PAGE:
Herbal medicine has always been with us. Plants were once the primary source of all medicine in the world. Physicians and pharmacists once shared practical working knowledge of herbal preparations and the therapeutic powers of herbs with herbalists up until later in the 19th century when orthodox medicine emerged. As orthodox medicine took over medical reliance on herbal remedies diminished. Herbs have however continued to be the principle form of medicine in developing countries and is now once again growing in popularity in the developed world as chronic stress and illness is on the increase, people recognise the benefit which herbs can offer in maintaining well-being, empowering themselves when faced with chronic illness when herbs can serve a supportive adjunct during treatment.
Herbal medicine is often balancing in its effect, helping the body to return from an imbalanced state which leads to disease to replenish health and wellbeing. It simply treats illness by working in concert with your body and its innate ability to heal itself.
The purpose of a herbalist is to facilitate this process, through consultations, assessment and of cause with the use of herbal remedies. A herbalist is concerned with the outcome of the individual patient and their subjective experience along with the objective observations of the patient during the consultation, the purpose being to treat the patient as an individual with a tailored treatment plan which is discussed and agreed. Throughout follow up consultations progress is monitored and adjustment may be made to the remedies given together with some fine tuning to the treatment plan based on the progress of the client.
What to expect…
The initial consultation lasts approximately an hour and a half. During this time a detailed medical history is taken covering all aspects of the patient’s health and wellbeing. Herbalists may advise on diet and lifestyle and will prepare herbal prescriptions based on their observations. A follow up consultations generally lasts 45 minutes to an hour. Herbal remedies can take the form of tinctures, herbal teas, powders, capsules, hydrosols, balms and creams. The herbalist’s dispensary will consists of carefully selected herbs obtained from reputable sources.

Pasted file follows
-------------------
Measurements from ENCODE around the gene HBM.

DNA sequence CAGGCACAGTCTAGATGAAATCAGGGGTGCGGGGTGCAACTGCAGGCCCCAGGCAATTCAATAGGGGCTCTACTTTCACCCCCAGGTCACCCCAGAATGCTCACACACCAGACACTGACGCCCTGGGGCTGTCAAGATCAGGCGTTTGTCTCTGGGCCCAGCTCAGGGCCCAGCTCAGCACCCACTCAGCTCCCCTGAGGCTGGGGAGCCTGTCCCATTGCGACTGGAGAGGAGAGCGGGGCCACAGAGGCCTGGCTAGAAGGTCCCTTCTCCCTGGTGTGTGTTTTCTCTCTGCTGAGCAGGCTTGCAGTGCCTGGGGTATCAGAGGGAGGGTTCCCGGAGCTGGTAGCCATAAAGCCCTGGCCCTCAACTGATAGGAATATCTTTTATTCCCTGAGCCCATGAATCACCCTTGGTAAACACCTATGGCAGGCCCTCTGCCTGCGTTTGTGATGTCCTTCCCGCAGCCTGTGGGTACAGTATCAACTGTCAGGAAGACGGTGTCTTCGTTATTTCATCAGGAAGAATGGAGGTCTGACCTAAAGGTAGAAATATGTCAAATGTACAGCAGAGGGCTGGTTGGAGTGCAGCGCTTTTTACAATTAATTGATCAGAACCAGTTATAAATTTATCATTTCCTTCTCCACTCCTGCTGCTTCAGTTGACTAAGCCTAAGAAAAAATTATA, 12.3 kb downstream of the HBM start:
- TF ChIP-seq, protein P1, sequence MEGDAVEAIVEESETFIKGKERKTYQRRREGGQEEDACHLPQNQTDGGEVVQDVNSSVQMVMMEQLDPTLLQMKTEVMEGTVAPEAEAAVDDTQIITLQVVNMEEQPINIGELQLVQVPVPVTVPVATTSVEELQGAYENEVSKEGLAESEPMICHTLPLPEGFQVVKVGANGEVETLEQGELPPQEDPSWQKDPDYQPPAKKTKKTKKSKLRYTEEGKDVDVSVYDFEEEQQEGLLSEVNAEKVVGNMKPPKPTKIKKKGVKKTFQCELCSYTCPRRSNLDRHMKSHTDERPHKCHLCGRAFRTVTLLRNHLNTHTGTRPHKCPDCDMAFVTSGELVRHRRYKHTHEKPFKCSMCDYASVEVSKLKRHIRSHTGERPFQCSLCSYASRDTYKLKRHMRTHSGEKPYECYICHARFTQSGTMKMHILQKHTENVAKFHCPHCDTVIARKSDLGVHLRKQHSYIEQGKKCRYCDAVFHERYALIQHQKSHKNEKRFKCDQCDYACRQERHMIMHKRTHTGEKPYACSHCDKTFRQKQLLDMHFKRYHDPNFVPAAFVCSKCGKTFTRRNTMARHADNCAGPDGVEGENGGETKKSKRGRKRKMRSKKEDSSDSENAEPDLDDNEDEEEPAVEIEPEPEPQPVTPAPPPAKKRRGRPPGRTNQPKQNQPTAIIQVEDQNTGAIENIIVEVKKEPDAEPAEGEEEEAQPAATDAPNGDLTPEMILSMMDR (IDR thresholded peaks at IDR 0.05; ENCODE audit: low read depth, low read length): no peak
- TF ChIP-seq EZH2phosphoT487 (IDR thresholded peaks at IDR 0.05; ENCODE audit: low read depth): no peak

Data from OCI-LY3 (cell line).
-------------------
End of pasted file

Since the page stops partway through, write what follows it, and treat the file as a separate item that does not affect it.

What can Herbal Medicine Treat…
Herbalist often encounter conditions treated by GPs, many of which can be successfully treated over a course of treatment whilst other conditions are managed. Herbal Medicine also serve as a complement to conventional treatment often alleviating the side effects of harsh treatment as well as supporting and strengthening the body’s healing ability thereby increasing the quality of life of the person seeking help.
The variety of conditions seen by medical herbalists include:
•Cardiovascular & Circulation conditions
•Urinary tract conditions
•Fertility, Pregnancy and Childbirth
•Nervous System disorders such as Anxiety, Fatigue and Sleep disorders
•Allergies and Immune conditions
There is research evidence to support the use of herbal medicine as an effective treatment for the following conditions:
•Irritable bowel syndrome
•Back pain and osteoarthritis
•Some forms of acute infections including acute rhinosinusitis, the common cold, uncomplicated upper respiratory tract infections, influenza types A and B.